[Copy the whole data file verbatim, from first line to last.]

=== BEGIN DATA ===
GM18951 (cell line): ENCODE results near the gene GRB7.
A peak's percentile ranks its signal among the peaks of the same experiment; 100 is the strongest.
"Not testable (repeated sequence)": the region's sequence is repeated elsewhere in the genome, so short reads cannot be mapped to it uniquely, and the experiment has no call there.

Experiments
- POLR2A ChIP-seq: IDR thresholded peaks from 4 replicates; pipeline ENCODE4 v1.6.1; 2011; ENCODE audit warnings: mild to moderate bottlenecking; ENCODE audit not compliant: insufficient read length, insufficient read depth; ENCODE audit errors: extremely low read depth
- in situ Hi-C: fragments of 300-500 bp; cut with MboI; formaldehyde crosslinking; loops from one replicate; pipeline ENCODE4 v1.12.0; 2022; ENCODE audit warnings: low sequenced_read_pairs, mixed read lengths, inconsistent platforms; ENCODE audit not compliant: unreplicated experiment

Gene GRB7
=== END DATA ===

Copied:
GM18951 (cell line): ENCODE results near the gene GRB7.
A peak's percentile ranks its signal among the peaks of the same experiment; 100 is the strongest.
"Not testable (repeated sequence)": the region's sequence is repeated elsewhere in the genome, so short reads cannot be mapped to it uniquely, and the experiment has no call there.

Experiments
- POLR2A ChIP-seq: IDR thresholded peaks from 4 replicates; pipeline ENCODE4 v1.6.1; 2011; ENCODE audit warnings: mild to moderate bottlenecking; ENCODE audit not compliant: insufficient read length, insufficient read depth; ENCODE audit errors: extremely low read depth
- in situ Hi-C: fragments of 300-500 bp; cut with MboI; formaldehyde crosslinking; loops from one replicate; pipeline ENCODE4 v1.12.0; 2022; ENCODE audit warnings: low sequenced_read_pairs, mixed read lengths, inconsistent platforms; ENCODE audit not compliant: unreplicated experiment

Gene GRB7